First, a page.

Brazil has undertaken a 275 basis point hiking cycle to contain inflation. The SELIC rate has risen from a trough of 7.75% to 10.5% with the most recent hike of 50bps coming on January 15, 2014. The forward rates market in Brazil is pricing in about 65bps of hikes between now and January 2015 and 201bps before January 2017. Forward expectations of IPCA Y-o-Y inflation have peaked (high in October 2013 of 6.2% to 5.59% now) as well as M-oM trends (12-month average high in June 2013 of 0.54% to 0.48% in January 2014 official target is 4.5%). Growth in Brazil is cratering, with GDP contracting in Q3 2013 for the first time since 2009. President Dilmas approval ratings have tanked to the low 30s with an election due October 5, 2014; a boost to growth will need to start now to have any impact before the election. The inflation trajectory is contained, and with growth stalling and global commodity prices unlikely to significantly increase in the near term, it seems likely the hiking cycle is finished or close to being finished.
Source: Bloomberg.

Brazil Y-o-Y CPI (IPCA)


7.5% 7.0% 6.5% 6.0% 5.5% 5.0% 4.5% 4.0% 3.5% Dec-07 Dec-08 Dec-09 Y-o-Y Dec-10 Dec-11 Dec-12 Dec-13

12-mth Avg

Brazilian Rates Jan 17 Forward vs. Overnight Rate (%)


13 12 11 10 9 8 7 6 Dec-10 Dec-11 January 17 Forward Dec-12 Overnight Deposit Rate Dec-13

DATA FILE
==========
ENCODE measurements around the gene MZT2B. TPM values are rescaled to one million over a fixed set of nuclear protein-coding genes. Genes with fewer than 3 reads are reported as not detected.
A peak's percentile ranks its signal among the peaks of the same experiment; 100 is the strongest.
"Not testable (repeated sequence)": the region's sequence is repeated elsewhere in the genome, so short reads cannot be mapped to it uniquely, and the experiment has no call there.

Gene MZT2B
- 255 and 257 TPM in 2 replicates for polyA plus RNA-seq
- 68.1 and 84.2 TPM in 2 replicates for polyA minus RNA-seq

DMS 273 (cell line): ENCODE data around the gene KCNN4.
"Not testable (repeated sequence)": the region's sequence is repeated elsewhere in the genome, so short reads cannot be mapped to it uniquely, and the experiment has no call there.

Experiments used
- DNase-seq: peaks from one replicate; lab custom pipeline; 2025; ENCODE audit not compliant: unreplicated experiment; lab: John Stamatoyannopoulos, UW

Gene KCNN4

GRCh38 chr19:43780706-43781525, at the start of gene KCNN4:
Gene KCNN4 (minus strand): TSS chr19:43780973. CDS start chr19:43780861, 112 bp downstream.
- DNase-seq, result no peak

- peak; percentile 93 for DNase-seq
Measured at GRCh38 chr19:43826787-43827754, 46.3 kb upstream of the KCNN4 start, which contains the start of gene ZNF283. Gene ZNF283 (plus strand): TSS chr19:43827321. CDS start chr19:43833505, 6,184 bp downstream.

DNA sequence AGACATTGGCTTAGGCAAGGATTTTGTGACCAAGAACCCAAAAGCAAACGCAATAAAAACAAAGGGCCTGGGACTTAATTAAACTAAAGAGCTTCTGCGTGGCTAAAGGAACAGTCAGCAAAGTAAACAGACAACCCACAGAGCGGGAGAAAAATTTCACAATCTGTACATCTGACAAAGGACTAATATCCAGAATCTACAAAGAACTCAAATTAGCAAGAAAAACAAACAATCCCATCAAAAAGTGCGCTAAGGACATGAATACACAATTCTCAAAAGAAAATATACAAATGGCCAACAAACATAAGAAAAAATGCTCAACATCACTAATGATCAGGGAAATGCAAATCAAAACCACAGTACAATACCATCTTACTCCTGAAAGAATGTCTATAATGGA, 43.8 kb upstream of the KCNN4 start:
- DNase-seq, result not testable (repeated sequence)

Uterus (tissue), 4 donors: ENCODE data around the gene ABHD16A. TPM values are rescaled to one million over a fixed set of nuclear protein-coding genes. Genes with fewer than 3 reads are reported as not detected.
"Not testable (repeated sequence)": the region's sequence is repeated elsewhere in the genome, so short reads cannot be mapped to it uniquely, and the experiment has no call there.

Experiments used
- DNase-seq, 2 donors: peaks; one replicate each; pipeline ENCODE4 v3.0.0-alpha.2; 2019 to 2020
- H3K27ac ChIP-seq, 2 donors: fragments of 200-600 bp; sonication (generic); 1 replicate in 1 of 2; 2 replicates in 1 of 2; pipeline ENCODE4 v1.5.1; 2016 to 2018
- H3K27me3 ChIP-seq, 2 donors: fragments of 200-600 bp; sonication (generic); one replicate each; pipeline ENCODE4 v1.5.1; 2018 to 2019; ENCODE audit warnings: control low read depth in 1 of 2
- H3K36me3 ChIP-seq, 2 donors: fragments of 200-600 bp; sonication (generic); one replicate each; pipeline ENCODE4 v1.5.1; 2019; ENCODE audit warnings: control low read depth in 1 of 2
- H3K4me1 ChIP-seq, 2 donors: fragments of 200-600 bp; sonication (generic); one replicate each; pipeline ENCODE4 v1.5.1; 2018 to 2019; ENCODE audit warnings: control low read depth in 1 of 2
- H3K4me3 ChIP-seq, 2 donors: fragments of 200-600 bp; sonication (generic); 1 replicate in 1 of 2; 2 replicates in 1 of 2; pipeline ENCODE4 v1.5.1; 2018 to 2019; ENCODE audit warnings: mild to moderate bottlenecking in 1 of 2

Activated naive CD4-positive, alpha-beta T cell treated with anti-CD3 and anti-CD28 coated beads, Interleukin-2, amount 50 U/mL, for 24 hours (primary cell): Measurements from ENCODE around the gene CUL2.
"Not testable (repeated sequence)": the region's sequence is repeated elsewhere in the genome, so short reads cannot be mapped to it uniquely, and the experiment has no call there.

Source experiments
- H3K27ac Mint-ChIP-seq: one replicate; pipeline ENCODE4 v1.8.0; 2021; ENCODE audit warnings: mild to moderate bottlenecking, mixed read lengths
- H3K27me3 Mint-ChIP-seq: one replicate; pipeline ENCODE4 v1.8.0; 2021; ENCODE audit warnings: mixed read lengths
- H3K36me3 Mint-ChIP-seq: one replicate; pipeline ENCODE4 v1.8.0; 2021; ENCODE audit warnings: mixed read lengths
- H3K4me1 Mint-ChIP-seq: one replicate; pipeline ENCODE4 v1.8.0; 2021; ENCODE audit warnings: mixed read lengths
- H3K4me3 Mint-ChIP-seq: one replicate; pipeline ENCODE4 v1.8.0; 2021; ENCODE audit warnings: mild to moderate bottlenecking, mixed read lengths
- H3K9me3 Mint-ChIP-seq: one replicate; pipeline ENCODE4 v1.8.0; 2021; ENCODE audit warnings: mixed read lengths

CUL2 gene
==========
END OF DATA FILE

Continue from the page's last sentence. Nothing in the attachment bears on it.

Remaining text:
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Argentina vs. Historical European Problem Children


Population GREECE GDP Debt / GDP Current Yield

11mm 5mm 11mm

$249bn $210bn $213bn

157% 118% 124% 38%

7.5% 3.3% 5.0% 13.5%

ARGENTINA PORTUGAL IRELAND

41mm

$477bn
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Source: Bloomberg, Moodys; Note: Current yield is based on 10-yr government bonds (as of 2/12/14).

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Argentina Significant Developments


The 2nd Circuit Court of Appeals upheld the lower courts ruling regarding the litigation; however, it declined to lift the stay on Judge Griesas injunction in order to prevent a prejudicial outcome prior to the possible hearing of an appeal by the Supreme Court of the United States (SCOTUS). Argentinas appeal to be heard en banc by the entire Court of Appeal was denied in late 2013, giving them until mid February 2014 to file a petition for certiorari in the Supreme Court. Argentina has retained a former Solicitor General, Paul Clement, to act as specialist SCOTUS counsel, a step Hayman considers to be a very positive sign for both the likelihood that the appeal will be heard but also for the fortunes of Argentinas case. Following a cabinet reshuffle in the second half of 2013, Kirchners government placed renewed emphasis on the resolution of outstanding creditor complaints. In October 2013, Argentina began settling outstanding cases at the International Court for the Settlement of Investment Disputes (ICSID). Former Economy Minister Lorenzino was appointed the head of a specialist debt restructuring unit tasked with resolving outstanding issues with the Paris Club as well as ongoing litigation.

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Argentina What Kirchner Should Do